Wielding an oversized microphone, the bearded, long-haired Guzman, exuberant and still firm in his faith in the system and the inevitable victory of the working classes, roamed the various demonstrations on the eve of the election to ask random participants for their predictions on the outcome of the voting and the degree to which they supported the president. At one point, true to the film’s subtitle, he barges into a bourgeois apartment where the prim matriarch is all too willing to share her anti-Allende sentiments.
Early returns looked promising for the opposition, but the crowd in the street turned nasty when they failed to gain the necessary super-majority to reign in the President. The anti-Allende faction then orchestrated an obstructionist strategy, encouraging some renegade trade unions in crucial industries to go on strike to destabilize the economy and undermine the government. But most of the workers remained steadfast in support of the leader they elected to fight for their rights and pitched in with ad hoc committees to fill in the gaps when the transportation system and mining operations were threatened. Their inspiring examples of grassroots activism at its best are outlined in Part Three of the trilogy, The Power of the People (1978; screens September 11 at 7 p.m. at the HFA).
Having been rebuffed in these more or less constitutional attempts to eliminate Allende, the right-wing opposition and their CIA backers opted for harsher methods. In June, in the wake of a massive pro-Allende demonstration and perhaps testing whether conditions were right for an all-out revolt, a few military units and a half dozen tanks attacked the presidential palace in Santiago. The rest of the armed forces stood back and stood by but did not join in. Not this time. These first, tentative mutineers, seeing the time was not right, retreated.
A scene from Patricio Guzmán’s The Power of the People, Part Two. Photo: Icarus Films
In Part One, Guzmán demonstrates his skill at cutting from the dry exposition of speeches and meetings to dramatic, poignant footage of violent conflict. It ends with one of the most disturbing images in political documentaries: the freeze-frame of a soldier in the aborted coup aiming a pistol at the camera lens moments before firing the shot that murdered the cameraman. It is a harbinger of the catastrophe that unfolds in Part Two: The Coup d’état (1976; screens September 10 at 7 p.m. at the Harvard Film Archive).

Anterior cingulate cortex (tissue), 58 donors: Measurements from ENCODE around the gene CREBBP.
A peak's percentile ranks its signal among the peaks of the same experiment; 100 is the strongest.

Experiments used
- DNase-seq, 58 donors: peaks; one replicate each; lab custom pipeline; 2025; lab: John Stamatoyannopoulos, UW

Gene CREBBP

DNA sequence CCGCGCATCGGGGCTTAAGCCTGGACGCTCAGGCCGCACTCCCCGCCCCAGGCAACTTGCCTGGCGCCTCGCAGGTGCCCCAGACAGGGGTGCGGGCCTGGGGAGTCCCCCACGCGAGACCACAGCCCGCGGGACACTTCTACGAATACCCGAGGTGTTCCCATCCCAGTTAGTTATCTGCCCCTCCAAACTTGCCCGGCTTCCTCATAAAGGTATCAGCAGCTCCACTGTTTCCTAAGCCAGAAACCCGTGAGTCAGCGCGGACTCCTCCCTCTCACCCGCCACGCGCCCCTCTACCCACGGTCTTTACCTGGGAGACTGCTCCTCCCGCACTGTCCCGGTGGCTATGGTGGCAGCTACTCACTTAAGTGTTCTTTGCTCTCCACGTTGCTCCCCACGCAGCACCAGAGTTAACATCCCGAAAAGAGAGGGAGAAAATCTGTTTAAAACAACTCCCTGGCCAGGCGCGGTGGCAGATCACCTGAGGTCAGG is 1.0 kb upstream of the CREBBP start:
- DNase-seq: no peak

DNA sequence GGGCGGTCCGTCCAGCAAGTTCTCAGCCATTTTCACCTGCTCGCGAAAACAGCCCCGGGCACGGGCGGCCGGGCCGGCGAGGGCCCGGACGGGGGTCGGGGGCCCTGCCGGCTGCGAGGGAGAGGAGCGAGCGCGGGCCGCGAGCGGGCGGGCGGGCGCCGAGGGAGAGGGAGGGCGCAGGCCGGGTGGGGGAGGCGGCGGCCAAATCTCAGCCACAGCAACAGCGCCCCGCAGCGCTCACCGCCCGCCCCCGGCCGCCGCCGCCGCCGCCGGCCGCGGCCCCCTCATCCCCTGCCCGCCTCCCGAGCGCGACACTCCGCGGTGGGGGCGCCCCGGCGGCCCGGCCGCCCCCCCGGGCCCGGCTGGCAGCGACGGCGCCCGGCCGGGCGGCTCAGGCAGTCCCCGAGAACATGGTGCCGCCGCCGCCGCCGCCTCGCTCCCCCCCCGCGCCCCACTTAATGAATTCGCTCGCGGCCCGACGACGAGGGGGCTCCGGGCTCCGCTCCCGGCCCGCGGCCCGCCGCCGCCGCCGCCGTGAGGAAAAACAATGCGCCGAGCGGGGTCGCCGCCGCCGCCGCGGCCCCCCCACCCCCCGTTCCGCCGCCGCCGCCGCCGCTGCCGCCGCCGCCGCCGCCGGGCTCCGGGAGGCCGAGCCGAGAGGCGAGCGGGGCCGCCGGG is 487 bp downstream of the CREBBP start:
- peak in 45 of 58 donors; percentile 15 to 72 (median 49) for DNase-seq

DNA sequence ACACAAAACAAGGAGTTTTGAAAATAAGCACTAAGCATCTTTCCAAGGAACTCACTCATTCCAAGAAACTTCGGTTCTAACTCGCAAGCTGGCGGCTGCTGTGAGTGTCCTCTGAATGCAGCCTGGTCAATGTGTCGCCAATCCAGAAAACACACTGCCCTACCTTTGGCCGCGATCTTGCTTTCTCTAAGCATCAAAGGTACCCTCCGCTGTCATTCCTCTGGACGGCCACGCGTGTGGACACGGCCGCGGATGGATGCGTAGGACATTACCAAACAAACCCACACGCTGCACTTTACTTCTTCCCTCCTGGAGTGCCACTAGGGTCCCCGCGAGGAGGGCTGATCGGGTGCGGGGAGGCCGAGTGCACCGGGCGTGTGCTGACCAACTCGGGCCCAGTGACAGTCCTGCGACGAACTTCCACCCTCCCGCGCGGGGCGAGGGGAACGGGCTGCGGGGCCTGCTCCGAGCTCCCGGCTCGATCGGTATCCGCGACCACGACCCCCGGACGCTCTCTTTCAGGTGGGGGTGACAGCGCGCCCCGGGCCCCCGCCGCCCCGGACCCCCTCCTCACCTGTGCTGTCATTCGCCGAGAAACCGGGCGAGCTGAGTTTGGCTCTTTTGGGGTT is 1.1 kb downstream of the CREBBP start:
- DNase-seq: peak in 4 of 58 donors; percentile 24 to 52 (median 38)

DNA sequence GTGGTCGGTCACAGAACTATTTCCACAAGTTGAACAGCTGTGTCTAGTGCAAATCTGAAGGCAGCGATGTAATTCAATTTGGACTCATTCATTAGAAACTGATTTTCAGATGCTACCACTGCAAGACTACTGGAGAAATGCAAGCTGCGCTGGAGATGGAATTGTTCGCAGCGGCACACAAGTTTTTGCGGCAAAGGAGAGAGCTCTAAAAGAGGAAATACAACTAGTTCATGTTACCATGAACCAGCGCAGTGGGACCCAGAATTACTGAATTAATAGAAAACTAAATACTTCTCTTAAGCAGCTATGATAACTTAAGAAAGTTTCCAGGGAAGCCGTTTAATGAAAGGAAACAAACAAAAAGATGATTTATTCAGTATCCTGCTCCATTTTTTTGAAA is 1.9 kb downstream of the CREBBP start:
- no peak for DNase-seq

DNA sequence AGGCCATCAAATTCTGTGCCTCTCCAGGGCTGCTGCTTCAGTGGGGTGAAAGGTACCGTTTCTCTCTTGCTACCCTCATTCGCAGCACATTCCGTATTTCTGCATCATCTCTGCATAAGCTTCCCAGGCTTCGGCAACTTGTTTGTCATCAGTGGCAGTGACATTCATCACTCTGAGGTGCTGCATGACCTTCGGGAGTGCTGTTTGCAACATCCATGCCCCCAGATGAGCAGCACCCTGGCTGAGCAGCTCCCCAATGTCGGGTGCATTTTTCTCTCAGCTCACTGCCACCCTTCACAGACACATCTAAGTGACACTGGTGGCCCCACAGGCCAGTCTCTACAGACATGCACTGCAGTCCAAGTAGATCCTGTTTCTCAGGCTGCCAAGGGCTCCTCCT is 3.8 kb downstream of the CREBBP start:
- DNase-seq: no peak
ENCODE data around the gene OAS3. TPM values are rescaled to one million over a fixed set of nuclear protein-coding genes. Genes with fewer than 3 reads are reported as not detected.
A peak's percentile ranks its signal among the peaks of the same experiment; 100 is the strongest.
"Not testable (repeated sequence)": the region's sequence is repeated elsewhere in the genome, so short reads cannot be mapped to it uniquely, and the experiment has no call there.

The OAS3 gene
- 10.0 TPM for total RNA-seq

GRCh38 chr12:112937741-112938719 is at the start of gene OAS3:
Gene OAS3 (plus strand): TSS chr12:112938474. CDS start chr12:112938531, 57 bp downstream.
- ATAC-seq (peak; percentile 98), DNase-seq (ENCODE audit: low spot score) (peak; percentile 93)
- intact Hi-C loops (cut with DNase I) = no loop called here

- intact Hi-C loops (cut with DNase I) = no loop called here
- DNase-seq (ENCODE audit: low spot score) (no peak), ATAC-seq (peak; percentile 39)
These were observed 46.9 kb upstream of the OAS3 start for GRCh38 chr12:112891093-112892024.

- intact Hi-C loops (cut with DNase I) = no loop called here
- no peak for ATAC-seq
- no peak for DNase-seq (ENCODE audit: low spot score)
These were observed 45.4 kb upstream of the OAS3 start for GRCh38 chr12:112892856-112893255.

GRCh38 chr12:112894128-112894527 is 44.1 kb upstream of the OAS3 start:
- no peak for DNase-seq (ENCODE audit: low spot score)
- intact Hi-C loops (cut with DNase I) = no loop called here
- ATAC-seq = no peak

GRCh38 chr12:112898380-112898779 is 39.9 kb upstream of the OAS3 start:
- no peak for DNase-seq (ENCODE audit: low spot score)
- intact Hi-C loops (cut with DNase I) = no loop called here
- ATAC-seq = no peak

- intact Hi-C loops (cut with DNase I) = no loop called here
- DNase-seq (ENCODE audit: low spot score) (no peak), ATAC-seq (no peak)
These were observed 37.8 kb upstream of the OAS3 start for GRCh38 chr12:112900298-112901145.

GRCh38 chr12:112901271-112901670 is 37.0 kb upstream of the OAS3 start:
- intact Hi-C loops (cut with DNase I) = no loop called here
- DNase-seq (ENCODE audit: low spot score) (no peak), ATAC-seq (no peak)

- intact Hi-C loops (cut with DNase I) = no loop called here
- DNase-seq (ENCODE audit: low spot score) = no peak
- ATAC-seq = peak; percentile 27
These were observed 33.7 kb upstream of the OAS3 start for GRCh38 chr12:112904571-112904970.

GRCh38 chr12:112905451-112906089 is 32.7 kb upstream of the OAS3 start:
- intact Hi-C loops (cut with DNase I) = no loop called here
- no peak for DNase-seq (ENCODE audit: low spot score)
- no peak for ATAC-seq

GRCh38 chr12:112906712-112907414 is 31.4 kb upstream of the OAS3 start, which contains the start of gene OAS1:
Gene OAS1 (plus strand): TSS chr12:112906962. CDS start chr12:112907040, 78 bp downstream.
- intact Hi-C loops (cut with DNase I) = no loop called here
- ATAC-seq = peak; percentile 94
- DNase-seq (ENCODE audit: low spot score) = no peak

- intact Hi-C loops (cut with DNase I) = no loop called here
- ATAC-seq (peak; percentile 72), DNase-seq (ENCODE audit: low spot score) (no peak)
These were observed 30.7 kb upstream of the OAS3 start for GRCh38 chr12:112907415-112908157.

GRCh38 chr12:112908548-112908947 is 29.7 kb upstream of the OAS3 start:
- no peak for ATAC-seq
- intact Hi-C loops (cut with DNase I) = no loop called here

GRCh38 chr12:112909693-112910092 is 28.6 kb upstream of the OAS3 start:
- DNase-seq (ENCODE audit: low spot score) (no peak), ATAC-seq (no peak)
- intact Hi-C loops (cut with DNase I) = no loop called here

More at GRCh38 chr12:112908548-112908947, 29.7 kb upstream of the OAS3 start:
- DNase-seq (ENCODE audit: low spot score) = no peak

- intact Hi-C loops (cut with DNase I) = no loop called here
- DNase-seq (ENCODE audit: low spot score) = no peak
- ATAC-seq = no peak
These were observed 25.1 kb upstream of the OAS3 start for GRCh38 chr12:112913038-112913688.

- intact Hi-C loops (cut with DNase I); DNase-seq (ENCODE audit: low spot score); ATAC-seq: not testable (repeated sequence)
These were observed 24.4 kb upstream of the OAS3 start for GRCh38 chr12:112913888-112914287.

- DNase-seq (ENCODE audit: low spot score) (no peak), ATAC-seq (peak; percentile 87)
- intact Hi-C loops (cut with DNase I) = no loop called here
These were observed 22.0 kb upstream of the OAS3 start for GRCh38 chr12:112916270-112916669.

As a coup seemed inevitable, some of Allende’s supporters objected to his insistence that they remain unarmed and avoid at all costs a bloody civil war. It is an interesting contrast to the situation in the United States now in which all those on the right are equipped with arsenals and threaten an armed uprising. Be that as it may, even after his trusted naval aide-de-camp Commander Arturo Araya Peeters was assassinated, Allende still advocated moderation and tried to appease his opponents (Guzmán’s close-up images of army officers “mourning” at Peeters’s funeral, even then plotting the overthrow of the government, are chilling). He courted the leaders of the Christian Democratic Party, an ostensibly more moderate part of the opposition coalition, and included some members from the right in a cabinet overhaul, including the up-to-now low-key, nominally Constitutionalist General Augusto Pinochet as Commander-in-Chief of the Army.
Meanwhile, his adversaries proved adept at seducing some of Allende’s supporters, raising doubts, and inciting division in their ranks. But most stood firm — though to no avail. Probably the most terrifying image in Part Two is that of the pro-Allende demonstration overwhelming the streets of Santiago on September 4, the third anniversary of his election — nearly a million people chanting “Allende, Allende, el pueblo te defiende!” (“Allende, Allende, the people will defend you!”).
But the supposedly loyal Pinochet had betrayed him. A week after this outpouring of support, Allende lay dead in the smoking ruins of the Presidential palace, which had been bombed and stormed by the military he trusted.
Peter Keough writes about film and other topics and has contributed to numerous publications. He had been the film editor of the Boston Phoenix from 1989 to its demise in 2013 and has edited three books on film, most recently For Kids of All Ages: The National Society of Film Critics on Children’s Movies (Rowman & Littlefield, 2019).